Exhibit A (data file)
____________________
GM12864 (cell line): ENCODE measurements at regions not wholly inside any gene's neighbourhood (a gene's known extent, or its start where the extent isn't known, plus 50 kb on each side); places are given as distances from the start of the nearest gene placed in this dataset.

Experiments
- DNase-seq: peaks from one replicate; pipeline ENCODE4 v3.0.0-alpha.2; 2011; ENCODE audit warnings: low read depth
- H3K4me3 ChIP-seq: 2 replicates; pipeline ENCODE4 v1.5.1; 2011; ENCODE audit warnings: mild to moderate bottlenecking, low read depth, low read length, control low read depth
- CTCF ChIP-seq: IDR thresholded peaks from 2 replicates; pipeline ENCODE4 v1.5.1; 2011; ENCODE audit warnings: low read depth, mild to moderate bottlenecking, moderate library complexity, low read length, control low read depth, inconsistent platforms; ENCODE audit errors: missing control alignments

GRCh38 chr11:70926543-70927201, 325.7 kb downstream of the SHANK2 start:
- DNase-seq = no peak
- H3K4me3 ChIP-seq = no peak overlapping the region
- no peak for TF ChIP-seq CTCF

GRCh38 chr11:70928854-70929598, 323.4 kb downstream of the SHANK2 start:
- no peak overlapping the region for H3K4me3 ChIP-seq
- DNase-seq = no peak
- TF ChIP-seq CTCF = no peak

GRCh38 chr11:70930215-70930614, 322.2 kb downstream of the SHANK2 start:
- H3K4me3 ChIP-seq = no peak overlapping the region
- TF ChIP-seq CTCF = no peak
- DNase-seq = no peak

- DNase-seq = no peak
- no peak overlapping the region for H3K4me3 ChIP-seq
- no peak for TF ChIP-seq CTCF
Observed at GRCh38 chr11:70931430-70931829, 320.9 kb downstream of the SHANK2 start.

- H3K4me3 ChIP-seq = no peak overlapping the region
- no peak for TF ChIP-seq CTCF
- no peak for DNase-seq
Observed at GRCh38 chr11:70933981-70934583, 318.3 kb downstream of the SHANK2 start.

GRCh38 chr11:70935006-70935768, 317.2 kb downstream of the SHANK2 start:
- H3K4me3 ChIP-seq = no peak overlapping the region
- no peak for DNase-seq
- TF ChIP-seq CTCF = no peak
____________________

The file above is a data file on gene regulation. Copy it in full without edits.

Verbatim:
GM12864 (cell line): ENCODE measurements at regions not wholly inside any gene's neighbourhood (a gene's known extent, or its start where the extent isn't known, plus 50 kb on each side); places are given as distances from the start of the nearest gene placed in this dataset.

Experiments
- DNase-seq: peaks from one replicate; pipeline ENCODE4 v3.0.0-alpha.2; 2011; ENCODE audit warnings: low read depth
- H3K4me3 ChIP-seq: 2 replicates; pipeline ENCODE4 v1.5.1; 2011; ENCODE audit warnings: mild to moderate bottlenecking, low read depth, low read length, control low read depth
- CTCF ChIP-seq: IDR thresholded peaks from 2 replicates; pipeline ENCODE4 v1.5.1; 2011; ENCODE audit warnings: low read depth, mild to moderate bottlenecking, moderate library complexity, low read length, control low read depth, inconsistent platforms; ENCODE audit errors: missing control alignments

GRCh38 chr11:70926543-70927201, 325.7 kb downstream of the SHANK2 start:
- DNase-seq = no peak
- H3K4me3 ChIP-seq = no peak overlapping the region
- no peak for TF ChIP-seq CTCF

GRCh38 chr11:70928854-70929598, 323.4 kb downstream of the SHANK2 start:
- no peak overlapping the region for H3K4me3 ChIP-seq
- DNase-seq = no peak
- TF ChIP-seq CTCF = no peak

GRCh38 chr11:70930215-70930614, 322.2 kb downstream of the SHANK2 start:
- H3K4me3 ChIP-seq = no peak overlapping the region
- TF ChIP-seq CTCF = no peak
- DNase-seq = no peak

- DNase-seq = no peak
- no peak overlapping the region for H3K4me3 ChIP-seq
- no peak for TF ChIP-seq CTCF
Observed at GRCh38 chr11:70931430-70931829, 320.9 kb downstream of the SHANK2 start.

- H3K4me3 ChIP-seq = no peak overlapping the region
- no peak for TF ChIP-seq CTCF
- no peak for DNase-seq
Observed at GRCh38 chr11:70933981-70934583, 318.3 kb downstream of the SHANK2 start.

GRCh38 chr11:70935006-70935768, 317.2 kb downstream of the SHANK2 start:
- H3K4me3 ChIP-seq = no peak overlapping the region
- no peak for DNase-seq
- TF ChIP-seq CTCF = no peak